Compress sequence of UNIX timestamps with microseconds accuracy to ~10bits/timestamp

Problem Setup:

There is a stream of timestamps that need to be transferred across some network stream; Goal is to compress this sequence of timestamps (with microseconds accuracy, lossless). Also the encoding and decoding process should be very fast so that it can scale for time critical processes;

Some assumptions:

  • The data to be transmitted consists of a sequence of real time unix timestamps with microsecond accuracy
  • Timestamps are always increasing;
  • In this dataset timestamps belong to 24 hour range (however this shouldn’t affect the algorithm);
  • Consider it a stream of timestamps, so classical compression algorithms might not work; The alogrithm should be able to start and stop at any index of timestamp;

Expected Flow:

timestamps ->­­ ENCODER -> encoded_timestamps ->­­ DECODER -> decoded_timestamps

IF timestamps == decoded_timestamps: SUCCESS
ELSE: FAIL

Solution:

So a single timestamp looks like 1364281200.078739 – with micro seconds accuracy. The input file, it is stored in, is in raw format and it’s treated as charecters so every timestamp along with newline charecter will take:

18 charecters = 18 bytes = 144 bits

Total no of timestamps in file = 451210 = 7.74MB = 8121779 bytes

Attempt 01:

The data need not be stored as raw text, if we simply remove the dot and newline charecter itself, it reduces the data to 16bytes/timestamp i.e. 128bits/timestamp.

Now each timestamp in here can be stored in 7bytes (either store it as a single value, removing dot or consider both of them separate – A.B, such that A part need 4 Bytes (32 bits) & B part needs 3Bytes (max value possible is 999999 – it can be stored in 20 bits, but reserving space for now, will optimize later)). So with this we can reduce the data to 7Bytes = 56bits/timestamp if stored in binary format.

However, in the first approach itself I’d like to take advantage of the fact that these are increasing timestamps. So rather than storing the whole value we can store the delta. So I will store the first value as is: 7Bytes. From the 2nd timestamp I’ll store them as delta with previous value:

Here’s some analysis before I do the math: For the given dataset I did an analysis on delta of the integer part and here’s the distribution:

DeltaValue	Frequency
0	        423898
1	        17439
2	        4215
3	        1892
4	        1092
5               2348
6               105
7               68
8               50
9               29
10              22
11              19
12              5 
13              7 
14              3 
15              4 
16              3
17              1
18              2
19              1
20              2
22              1
24              1
28              1
32              2

Plot
Figure 1: Distribution of delta values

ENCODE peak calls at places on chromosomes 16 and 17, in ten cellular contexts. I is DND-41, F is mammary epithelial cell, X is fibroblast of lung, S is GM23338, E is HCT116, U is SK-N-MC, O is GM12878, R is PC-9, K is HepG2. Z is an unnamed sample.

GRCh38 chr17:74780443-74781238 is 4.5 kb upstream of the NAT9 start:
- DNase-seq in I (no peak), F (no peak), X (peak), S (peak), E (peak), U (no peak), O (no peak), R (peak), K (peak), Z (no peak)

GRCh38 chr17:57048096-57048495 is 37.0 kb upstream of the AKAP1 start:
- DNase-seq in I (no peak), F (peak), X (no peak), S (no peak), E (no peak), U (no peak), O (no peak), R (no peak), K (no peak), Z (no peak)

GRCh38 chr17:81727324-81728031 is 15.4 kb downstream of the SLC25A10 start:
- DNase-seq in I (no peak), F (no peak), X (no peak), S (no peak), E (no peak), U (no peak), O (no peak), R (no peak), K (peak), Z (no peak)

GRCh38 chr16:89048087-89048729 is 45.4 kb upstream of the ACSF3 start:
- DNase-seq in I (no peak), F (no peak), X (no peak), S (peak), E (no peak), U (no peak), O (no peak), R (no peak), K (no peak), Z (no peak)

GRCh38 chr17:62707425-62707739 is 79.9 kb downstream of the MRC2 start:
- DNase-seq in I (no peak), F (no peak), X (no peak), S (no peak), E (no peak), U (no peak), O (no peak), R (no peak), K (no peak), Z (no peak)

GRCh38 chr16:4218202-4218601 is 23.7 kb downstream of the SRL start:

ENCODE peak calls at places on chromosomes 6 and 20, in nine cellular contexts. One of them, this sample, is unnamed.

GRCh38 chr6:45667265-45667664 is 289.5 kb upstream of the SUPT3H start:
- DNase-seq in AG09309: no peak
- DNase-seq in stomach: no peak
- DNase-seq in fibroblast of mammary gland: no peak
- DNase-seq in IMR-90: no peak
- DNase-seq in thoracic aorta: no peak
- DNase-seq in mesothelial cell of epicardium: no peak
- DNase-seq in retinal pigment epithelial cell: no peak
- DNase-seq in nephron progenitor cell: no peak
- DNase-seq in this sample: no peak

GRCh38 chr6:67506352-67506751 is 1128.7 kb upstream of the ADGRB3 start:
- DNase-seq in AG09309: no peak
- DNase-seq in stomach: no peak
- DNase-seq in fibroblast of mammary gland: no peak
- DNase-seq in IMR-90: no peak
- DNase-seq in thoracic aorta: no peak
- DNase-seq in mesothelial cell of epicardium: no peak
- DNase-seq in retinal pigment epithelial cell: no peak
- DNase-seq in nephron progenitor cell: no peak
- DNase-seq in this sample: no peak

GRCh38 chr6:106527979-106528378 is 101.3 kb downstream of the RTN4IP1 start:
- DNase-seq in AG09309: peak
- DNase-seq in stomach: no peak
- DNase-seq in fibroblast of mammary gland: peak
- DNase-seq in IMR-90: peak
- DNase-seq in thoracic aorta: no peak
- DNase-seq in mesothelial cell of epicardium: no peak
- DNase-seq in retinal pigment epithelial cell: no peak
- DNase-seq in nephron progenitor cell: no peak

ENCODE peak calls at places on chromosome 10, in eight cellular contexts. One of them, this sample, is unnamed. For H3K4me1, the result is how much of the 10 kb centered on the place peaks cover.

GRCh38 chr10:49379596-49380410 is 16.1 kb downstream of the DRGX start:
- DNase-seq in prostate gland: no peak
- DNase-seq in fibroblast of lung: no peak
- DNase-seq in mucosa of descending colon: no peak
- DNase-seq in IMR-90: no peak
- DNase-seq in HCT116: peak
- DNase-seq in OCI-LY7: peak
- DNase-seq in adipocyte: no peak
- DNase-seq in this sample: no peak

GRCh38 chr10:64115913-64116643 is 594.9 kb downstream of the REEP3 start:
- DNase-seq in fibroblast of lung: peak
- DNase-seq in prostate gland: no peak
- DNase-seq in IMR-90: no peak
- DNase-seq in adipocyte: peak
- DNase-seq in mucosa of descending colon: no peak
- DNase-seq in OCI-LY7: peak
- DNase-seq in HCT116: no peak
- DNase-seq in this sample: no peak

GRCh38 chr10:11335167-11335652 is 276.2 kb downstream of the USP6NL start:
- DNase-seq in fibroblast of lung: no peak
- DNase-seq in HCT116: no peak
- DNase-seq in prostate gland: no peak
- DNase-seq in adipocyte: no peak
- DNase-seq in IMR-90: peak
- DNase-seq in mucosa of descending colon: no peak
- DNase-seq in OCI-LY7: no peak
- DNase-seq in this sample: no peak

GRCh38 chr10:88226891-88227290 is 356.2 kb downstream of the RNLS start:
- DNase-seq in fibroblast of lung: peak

So majorly (> 50%) is 0 delta or 1 delta. Since the smallest size of data that can be written to a file is 1 Byte, we’d encode data in byte by byte format; We’d want to store delta values with high distribution in smaller size chunks to reduce size; So I’ll encode them with bit prefixes something like this:

00 000000 - indicates zero delta.
01 000000 - indicates '1' delta
10 xxxxxx xxxxxxxx xxxxxxxx - indicates delta between [2,32], 
        will have to read next 22 bits to encode information about the delta value.
11 xxxxxxxx xxxxxxxx xxxxxxxx xxxxxxxx - indicates possible delta value 4bytes will 
        be read.

For now Will plainly encode the decimal value (999999 maxvalue) in 20bits after the int value. We will need one more bit to store negative value; so total 21 bits for decimal value;

this way size requirements shall be:

4Byte + 3Byte + (21bits * 452109) + (2*423898 + 2*17439 + 8*9873)
>> 10456003bits

>> 23.127 bits/timestamp

I’ll implement this as first version and try to achieve this theoretical number.

SUMMARY of implementation
As mentioned before, without buffering values in memory, we can only write byte by byte to file. Hence, for first two cases (00 & 01) 1 byte is used and for case 3 (10) – 4 bytes is used and for case 4 (not found in testfile) – 7 bytes is supposed to be used;

After running the code, it reduced the file to 1345KB = 1377280Bytes which is equal to 24.419Bits / timestamp. So this satisfies the minimum criteria but is pretty far away from 10bits/timestamp.

Ok, compression ratio is not awesome, but C++IO & Bits manipulation skills are now brushed up. Will try a better approach now;

SO FAR: 23.127 bits/timestamp

Attempt 02:

Looking at the integer value and decimal value is adding overheads. I’d rather look at the number on the whole; Quickly calculated the delta values between consecutive numbers using simple python script helper.py. Using Excel here’s the histogram based on no of bits needed to store the delta values:

Bits needed Bin Frequency Percentage
1 1 235916 52.28530459
2 2 357 0.079120762
3 4 58 0.012854354
4 8 24 0.005319043
5 16 24 0.005319043
6 32 17 0.003767655
7 64 78 0.017286889
8 128 9073 2.01081982
9 256 35824 7.939557943
10 512 35823 7.939336316
11 1024 23095 5.118470598
12 2048 11143 2.469587264
13 4096 9505 2.106562591
14 8192 9338 2.069550918
15 16384 10605 2.350352054
16 32768 10017 2.220035505
17 65536 9048 2.00527915
18 131072 9690 2.147563546
19 262144 9818 2.175931774
20 524288 9622 2.132492925
21 1048576 8796 1.9494292
22 2097152 6608 1.464509795
23 4194304 3819 0.846392692